Today is the International Day of Happiness of the year 2018, a day designated for being happy by the United Nations (UN) and to recognise the importance of happiness in people’s lives around the world. Considering this year’s theme of ‘Share Happiness’ – focussing on the importance of relationships, kindness, and helping each other – Egyptian Streets brings you some of the happy news from the Land of the Pharaohs this year.
This year, Egypt has dropped 18 spots from last years rankings earning the 122nd ‘happiest country’ spot. It’s no secret that life in Egypt hasn’t been all rainbows and smiles of late, but it seems pretty much a worldwide phenomenon that the news is, quite simply, miserable. With the news often being the first thing people read in the morning, it is no surprise that our lives are pervaded with an undercurrent of anxiety as we are bombarded with negative information, predictions of doom, and death and destruction at every corner.
Because we are constantly being told we have reason to be afraid, we feel there is little time – or point – in taking the time to appreciate what is ‘right’ with the world. But the good news is that there really are things that are right – and all we need to do is shift our attention.
In terms of renewable energy sources, Egypt is in a most fortunate position. Constant sun as well as an abundance of wind, space, and (providing the situation with Ethiopia remains calm) water place it in a spectacular position for generating renewable energy.
The Ministry of Electricity and Renewable Energy has initiated a EGP 5 billion project to build the Middle East’s largest wind farm in the Suez Bay, and the newly announced Benben SolarPark project near Aswan will be the world’s largest solar park, with Egyptian officials expecting it to produce 20 percent of Egypt’s power by 2020.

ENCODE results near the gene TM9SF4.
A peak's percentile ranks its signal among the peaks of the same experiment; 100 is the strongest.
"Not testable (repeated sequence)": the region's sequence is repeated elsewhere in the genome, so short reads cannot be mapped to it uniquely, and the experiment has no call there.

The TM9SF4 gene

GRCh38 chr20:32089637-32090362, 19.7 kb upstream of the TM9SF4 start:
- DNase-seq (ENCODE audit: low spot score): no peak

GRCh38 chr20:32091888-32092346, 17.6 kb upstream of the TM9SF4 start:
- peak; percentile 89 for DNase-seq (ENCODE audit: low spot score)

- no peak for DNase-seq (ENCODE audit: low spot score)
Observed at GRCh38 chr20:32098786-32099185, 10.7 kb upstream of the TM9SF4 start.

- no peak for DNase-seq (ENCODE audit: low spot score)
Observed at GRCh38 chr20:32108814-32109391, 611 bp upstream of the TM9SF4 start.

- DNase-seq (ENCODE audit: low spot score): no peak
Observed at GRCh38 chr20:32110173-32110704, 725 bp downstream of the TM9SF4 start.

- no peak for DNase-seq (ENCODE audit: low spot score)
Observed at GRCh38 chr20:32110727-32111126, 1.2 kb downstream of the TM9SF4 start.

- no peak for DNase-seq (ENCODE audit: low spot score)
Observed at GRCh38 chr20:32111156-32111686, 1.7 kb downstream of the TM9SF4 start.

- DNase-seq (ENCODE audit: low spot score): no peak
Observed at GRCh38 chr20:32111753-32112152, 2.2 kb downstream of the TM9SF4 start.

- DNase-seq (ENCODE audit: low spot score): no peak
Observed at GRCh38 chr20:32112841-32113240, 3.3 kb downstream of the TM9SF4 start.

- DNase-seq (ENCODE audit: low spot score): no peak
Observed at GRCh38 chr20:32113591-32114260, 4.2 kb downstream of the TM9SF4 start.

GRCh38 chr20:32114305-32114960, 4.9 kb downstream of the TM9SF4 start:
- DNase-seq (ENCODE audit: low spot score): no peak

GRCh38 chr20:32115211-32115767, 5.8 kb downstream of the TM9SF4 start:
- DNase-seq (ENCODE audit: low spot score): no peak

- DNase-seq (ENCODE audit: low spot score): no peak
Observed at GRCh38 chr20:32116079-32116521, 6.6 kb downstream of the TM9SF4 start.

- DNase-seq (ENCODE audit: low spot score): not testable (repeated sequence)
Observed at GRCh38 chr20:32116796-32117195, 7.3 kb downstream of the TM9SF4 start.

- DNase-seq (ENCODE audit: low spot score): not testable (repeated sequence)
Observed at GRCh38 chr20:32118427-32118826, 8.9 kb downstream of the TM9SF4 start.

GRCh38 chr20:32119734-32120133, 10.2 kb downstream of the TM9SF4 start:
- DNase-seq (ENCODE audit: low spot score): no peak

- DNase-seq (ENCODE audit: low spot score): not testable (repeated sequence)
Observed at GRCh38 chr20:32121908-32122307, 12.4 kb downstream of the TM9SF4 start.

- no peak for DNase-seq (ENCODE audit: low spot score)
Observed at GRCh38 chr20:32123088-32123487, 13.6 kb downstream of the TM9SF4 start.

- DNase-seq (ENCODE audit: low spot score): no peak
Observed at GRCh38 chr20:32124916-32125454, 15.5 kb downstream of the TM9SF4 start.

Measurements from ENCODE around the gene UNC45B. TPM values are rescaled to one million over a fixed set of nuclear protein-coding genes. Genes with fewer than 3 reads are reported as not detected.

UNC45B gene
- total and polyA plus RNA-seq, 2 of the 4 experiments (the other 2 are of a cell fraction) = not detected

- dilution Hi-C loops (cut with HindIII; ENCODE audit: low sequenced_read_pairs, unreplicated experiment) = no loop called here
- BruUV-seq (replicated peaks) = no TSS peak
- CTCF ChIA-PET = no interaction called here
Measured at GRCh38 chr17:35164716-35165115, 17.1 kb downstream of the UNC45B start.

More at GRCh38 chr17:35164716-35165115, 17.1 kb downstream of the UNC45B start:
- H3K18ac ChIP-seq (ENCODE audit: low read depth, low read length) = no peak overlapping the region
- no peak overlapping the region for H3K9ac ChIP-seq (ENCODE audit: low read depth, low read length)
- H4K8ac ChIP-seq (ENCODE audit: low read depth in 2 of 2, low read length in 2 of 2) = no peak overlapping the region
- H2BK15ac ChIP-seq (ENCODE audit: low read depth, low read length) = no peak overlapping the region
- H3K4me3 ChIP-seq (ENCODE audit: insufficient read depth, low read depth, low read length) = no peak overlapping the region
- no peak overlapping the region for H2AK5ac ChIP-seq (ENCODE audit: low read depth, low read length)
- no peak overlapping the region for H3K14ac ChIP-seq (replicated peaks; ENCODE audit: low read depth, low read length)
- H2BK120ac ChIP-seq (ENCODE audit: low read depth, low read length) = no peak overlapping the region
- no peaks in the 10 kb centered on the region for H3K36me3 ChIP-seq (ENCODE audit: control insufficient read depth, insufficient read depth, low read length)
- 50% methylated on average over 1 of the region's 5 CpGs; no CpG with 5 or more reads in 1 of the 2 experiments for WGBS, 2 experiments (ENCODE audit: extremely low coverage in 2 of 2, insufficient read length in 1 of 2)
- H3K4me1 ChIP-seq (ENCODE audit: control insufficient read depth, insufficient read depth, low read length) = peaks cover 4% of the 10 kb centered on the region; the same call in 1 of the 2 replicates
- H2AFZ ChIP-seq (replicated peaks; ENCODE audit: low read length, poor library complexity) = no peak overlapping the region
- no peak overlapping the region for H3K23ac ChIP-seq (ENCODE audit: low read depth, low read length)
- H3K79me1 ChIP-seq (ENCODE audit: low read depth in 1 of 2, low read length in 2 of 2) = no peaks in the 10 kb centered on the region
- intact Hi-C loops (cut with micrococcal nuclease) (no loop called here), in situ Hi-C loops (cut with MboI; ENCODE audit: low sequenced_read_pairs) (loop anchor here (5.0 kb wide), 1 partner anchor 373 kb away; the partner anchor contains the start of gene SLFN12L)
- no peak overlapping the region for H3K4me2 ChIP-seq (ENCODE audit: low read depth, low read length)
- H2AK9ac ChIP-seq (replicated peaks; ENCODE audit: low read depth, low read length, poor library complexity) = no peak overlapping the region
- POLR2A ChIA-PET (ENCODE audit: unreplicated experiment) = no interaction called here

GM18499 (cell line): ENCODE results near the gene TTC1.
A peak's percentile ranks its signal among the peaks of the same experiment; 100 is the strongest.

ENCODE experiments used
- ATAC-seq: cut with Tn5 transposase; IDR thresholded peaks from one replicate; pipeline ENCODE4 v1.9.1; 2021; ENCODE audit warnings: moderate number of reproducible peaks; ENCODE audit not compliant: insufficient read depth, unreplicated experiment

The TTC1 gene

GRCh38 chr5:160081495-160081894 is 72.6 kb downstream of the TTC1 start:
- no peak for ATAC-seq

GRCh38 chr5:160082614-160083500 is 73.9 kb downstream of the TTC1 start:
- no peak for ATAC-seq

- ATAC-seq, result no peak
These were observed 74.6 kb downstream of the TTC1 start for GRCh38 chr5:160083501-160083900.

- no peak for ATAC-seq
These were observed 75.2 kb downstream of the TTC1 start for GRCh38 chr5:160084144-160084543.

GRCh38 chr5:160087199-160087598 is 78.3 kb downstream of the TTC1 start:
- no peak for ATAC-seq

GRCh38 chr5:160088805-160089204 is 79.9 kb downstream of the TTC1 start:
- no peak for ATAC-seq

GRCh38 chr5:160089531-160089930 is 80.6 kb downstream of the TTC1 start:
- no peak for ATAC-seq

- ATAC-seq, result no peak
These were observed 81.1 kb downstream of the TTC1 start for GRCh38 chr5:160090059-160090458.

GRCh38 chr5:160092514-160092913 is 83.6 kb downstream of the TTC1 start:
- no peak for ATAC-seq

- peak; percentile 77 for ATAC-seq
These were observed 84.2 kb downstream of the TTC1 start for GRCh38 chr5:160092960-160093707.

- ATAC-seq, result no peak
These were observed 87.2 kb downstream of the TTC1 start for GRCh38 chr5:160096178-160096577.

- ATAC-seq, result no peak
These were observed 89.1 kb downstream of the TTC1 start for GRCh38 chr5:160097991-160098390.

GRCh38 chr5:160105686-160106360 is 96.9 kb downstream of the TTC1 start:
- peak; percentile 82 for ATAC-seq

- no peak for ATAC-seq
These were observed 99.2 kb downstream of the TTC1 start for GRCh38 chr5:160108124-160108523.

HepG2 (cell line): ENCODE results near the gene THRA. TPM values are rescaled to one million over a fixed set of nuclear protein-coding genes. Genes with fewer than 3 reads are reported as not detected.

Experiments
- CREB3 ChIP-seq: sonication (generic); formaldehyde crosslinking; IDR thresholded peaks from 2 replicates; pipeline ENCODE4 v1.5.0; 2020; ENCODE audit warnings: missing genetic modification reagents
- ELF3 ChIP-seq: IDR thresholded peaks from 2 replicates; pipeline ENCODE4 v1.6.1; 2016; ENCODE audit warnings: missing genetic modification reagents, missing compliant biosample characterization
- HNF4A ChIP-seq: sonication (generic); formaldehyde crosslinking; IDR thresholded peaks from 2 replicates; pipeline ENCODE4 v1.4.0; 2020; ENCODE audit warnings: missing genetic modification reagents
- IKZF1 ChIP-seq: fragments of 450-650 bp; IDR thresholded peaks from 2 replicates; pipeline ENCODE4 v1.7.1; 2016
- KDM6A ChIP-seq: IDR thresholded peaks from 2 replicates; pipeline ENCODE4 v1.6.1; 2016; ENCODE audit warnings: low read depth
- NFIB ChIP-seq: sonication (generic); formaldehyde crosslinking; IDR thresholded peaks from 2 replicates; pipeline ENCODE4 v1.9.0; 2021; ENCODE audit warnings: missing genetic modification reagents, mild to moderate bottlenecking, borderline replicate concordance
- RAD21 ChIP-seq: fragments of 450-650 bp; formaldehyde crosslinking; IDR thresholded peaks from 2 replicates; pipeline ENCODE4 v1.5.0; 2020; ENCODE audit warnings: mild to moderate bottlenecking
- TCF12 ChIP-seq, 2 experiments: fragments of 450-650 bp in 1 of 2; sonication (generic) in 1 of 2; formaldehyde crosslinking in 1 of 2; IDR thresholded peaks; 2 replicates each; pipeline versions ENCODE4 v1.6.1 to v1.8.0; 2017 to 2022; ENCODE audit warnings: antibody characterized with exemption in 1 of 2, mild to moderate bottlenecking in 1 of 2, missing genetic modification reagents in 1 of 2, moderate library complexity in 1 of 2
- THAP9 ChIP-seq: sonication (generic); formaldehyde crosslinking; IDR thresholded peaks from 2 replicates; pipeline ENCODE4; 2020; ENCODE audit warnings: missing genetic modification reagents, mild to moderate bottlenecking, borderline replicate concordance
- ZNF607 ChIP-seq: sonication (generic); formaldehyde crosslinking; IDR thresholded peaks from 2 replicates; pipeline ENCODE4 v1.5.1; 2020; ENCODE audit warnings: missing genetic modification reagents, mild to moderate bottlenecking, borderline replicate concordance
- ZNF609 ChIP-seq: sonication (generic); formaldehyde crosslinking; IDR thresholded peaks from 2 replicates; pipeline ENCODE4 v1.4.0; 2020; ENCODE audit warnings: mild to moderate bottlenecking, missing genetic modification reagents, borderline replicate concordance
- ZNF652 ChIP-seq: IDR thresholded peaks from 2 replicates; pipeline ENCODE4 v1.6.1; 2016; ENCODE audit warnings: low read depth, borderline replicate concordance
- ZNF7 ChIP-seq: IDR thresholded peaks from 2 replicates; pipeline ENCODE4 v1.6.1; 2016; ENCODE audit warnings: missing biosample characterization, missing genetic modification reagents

In addition, a LE 400 million project has been approved to modernize the infrastructure around the pyramids, and includes plans for electric cars to transport visitors from the entrance of the archaeological complex to the pyramids. The project will no doubt provide a more stress-free experience for tourists, and will clean up the debris surrounding the ancient monuments.
In terms of female equality, a draft law is due to face the legislative body of parliament which calls for jailing husbands who remarry without informing their first wives for six months. In addition, it is for the first time that the Egyptian cabinet contains six female ministers. It seems as if in-roads are being made not just in politics, but in society more generally.
The Central Agency for Public Mobilization and Statistics published, on International Women’s Day, that 3.3 million Egyptian women are now the family breadwinners, which represents 14 percent of the total population, and 76.5 percent of Egyptian women hold permanent jobs. BBC News recently covered the story of Om Abdullah, Egypt’s first female minibus driver.
March 9th saw the second distribution campaign in Rawd Al Faraj of ‘A Doll for Every Girl’, an initiative launched to realise a young girl’s dreams. Haima Fansa, a 12-year-old girl who died in 2016, recognised that many underprivileged girls do not have the opportunity to own their own doll.
This initiative has taken on the task of providing dolls to Egypt’s less fortunate girls and providing happiness to underprivileged communities, accepting only wrapped dolls and no money. So far the campaign is gaining much attention from the media, and it hopes to achieve the production and distribution of 10000 dolls by 2018. Haima’s own words on the topic can be found on the campaign page.
An Act of Heroism
The story of an Egyptian policeman who saved a baby in Assyut governorate who fell three floors made international news headlines in February. The five-year-old was unharmed, and the Egyptian Minister of Internal Affairs released the footage in his praise.
Mo Salah, Egypt’s football legend who just became the first Egyptian to score a Super Hat-Trick in the Premier League, is acting as a force for happiness among the Egyptian people, showcasing Egyptian talent on the worldwide stage.
Looking to eras past, 2018 has so far been an exciting period for archaeology, with tombs being discovered in Minya province, containing a necklace bearing a ‘message from the afterlife’, as well as a 4400-year-old tomb thought to belong to Hetpet, a priestess for the goddess Hathor. In addition, it seems that an ancient beer-making facility has been uncovered in Tell Edfu.